Review: ¡Ay, Mija!: My Bilingual Summer in Mexico

¡Ay, Mija!: My Bilingual Summer in Mexico

Title: ¡Ay, Mija!: My Bilingual Summer in Mexico
Author: Christine Suggs
Genres: Contemporary, graphic novel
Pages: 336 pages
Publisher: Little, Brown Ink
Review Copy: Borrowed
Availability: Available now

Summary: In this bilingual, inventive, and heartfelt debut, graphic novel talent Christine Suggs explores a trip they took to Mexico to visit family, embracing and rebelling against their heritage and finding a sense of belonging.

Sixteen-year-old Christine takes their first solo trip to Mexico to spend a few weeks with their grandparents and tía. At first, Christine struggles to connect with family they don’t yet share a language with. Seeing the places their mom grew up—the school she went to, the café where she had her first date with their father—Christine becomes more and more aware of the generational differences in their family.

Soon Christine settles into life in Mexico, eating pan dulce, drawing what they see, and growing more comfortable with Spanish. But when Mom joins their trip, Christine’s two worlds collide. They feel homesick for Texas, struggle against traditions, and miss being able to speak to their mom without translating. Eventually, through exploring the impacts of colonialism in both Mexico and themselves, they find their place in their family and start to feel comfortable with their mixed identity.

Review: I have really been loving the YA graphic memoirs coming out lately — Messy Roots by Laura Gao comes to mind (review here) — and ¡Ay, Mija! is another wonderful YA graphic memoir.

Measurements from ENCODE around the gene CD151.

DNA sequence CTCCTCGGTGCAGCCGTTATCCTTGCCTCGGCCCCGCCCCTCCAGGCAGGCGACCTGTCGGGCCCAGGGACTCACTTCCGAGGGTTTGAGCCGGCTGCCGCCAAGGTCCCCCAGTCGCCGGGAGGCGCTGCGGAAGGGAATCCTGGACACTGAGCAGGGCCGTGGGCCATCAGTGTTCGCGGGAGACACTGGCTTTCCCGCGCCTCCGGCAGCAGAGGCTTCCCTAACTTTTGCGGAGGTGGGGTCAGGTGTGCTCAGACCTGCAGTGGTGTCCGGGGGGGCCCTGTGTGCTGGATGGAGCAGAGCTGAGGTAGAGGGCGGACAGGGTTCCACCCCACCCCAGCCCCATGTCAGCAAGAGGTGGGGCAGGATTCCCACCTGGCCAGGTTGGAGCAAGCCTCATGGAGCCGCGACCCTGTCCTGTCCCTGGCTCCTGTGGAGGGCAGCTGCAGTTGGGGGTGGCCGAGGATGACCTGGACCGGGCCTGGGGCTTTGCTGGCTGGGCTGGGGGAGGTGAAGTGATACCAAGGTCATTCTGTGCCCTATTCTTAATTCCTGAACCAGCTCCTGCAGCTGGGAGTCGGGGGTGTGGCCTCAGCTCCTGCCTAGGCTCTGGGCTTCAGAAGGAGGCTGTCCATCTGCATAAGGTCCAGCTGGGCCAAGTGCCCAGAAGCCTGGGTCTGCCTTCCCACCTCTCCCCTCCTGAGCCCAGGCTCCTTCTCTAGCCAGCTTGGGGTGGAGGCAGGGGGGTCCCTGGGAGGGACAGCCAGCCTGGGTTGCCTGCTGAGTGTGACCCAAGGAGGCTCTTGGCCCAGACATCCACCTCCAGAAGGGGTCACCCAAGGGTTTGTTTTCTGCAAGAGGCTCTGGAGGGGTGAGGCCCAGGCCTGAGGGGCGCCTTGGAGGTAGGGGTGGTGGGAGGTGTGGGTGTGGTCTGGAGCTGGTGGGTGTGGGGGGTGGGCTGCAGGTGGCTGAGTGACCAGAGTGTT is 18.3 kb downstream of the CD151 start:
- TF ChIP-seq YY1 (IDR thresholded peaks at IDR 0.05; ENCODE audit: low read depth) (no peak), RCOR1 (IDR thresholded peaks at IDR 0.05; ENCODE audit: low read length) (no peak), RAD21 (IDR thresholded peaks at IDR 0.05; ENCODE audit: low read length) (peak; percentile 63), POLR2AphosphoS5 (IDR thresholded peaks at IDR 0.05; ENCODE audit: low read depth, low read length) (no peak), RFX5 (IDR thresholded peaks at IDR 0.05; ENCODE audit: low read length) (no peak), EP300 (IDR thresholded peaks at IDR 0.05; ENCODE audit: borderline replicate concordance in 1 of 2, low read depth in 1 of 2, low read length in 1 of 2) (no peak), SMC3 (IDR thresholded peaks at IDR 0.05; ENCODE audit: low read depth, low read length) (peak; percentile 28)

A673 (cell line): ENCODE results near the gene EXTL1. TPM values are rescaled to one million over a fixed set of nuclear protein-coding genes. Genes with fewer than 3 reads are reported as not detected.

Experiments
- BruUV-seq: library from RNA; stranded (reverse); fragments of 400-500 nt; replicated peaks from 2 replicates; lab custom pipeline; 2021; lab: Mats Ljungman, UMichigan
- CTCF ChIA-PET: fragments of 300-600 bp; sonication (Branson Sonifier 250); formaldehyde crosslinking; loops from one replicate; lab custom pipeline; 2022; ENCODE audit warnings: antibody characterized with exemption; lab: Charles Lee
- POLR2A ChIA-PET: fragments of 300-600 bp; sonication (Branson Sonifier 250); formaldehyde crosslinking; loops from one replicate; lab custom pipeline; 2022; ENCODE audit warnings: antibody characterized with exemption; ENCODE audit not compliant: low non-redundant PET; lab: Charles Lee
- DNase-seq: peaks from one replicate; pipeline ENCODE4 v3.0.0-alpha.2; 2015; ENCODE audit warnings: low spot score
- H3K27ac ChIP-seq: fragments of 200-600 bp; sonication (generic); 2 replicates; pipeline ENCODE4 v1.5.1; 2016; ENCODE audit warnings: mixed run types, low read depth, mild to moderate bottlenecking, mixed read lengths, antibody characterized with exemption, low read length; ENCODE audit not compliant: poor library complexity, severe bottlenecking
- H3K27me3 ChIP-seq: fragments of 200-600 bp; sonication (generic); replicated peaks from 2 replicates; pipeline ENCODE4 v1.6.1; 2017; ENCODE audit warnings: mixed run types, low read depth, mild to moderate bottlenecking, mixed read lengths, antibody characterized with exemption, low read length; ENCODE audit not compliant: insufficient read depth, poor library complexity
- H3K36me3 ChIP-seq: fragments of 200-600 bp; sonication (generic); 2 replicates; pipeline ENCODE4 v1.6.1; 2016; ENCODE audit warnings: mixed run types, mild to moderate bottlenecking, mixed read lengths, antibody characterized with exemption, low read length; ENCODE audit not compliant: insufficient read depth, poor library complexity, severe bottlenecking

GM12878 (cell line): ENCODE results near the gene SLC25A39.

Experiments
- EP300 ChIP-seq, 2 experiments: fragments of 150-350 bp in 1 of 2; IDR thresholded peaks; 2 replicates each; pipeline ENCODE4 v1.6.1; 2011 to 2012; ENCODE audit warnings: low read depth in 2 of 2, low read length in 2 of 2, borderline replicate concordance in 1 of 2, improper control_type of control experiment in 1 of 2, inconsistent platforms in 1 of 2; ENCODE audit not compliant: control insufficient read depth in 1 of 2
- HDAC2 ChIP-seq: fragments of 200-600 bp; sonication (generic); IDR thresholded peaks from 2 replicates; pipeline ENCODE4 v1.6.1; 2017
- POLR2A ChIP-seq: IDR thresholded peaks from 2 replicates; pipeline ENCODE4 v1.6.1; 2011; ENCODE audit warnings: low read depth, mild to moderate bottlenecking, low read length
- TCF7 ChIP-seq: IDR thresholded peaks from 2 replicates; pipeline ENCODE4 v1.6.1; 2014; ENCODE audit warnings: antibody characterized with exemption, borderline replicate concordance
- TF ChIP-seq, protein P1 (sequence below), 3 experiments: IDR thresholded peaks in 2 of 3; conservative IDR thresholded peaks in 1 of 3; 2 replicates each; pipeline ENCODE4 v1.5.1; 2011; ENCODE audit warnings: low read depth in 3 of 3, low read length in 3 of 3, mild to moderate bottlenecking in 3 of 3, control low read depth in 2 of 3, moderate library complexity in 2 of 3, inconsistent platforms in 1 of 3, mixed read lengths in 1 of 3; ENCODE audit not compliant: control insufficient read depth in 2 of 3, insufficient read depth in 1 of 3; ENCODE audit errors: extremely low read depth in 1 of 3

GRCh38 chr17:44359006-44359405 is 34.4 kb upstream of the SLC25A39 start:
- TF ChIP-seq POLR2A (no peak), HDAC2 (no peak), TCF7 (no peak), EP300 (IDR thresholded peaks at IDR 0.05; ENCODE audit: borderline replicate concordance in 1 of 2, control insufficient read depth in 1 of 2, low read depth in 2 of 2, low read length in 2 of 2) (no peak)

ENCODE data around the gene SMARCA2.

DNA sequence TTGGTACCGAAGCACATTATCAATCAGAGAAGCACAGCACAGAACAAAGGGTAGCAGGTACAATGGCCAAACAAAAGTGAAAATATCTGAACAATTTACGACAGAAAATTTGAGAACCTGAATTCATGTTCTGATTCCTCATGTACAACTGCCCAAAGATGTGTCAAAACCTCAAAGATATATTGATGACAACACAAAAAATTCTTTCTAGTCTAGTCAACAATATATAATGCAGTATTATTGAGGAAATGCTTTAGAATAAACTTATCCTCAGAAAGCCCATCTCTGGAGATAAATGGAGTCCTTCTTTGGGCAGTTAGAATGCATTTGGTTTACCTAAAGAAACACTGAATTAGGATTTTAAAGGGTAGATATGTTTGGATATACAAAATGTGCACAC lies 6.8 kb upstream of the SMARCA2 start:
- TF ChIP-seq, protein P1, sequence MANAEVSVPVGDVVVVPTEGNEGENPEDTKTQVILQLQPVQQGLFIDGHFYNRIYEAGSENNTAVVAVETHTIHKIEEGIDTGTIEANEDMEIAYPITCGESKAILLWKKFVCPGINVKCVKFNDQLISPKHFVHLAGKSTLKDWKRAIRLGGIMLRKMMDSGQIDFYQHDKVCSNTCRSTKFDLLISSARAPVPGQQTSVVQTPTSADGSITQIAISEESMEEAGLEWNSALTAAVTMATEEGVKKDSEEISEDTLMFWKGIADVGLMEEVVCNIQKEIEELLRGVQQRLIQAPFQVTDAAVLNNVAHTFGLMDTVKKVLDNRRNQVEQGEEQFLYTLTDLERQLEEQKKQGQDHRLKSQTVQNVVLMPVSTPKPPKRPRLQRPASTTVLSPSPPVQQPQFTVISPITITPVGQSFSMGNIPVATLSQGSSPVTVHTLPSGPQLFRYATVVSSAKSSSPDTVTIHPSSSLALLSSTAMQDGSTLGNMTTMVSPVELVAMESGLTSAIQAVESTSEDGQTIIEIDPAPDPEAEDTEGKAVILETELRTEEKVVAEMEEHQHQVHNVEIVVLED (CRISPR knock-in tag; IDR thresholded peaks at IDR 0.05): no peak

Creator Christine Suggs chronicles their first time visiting relatives in Mexico by themselves. Along the way, you as the reader to get to know Christine’s teenage worries and struggles as they navigate this particular summer at a crucial time in their life. They explore their mixed race identity, their body image, their queerness, and their relationship to their heritage and speaking with their family.

The bold and colorful art is delightful, and the extra touch of the little cartoon on Christine’s shoulder reminded me of Lizzie McGuire in the best possible way. But what blew me away the most was how the graphic memoir followed through on the title — “My Bilingual Summer in Mexico.” Much of the dialogue is in Spanish with no translation, and I loved that. I have a soft spot for any kind of multilingual storytelling, and this is a fantastic example of that.

This is an easy recommendation — get this delightful, heartfelt graphic memoir now!

Recommendation: Get it now!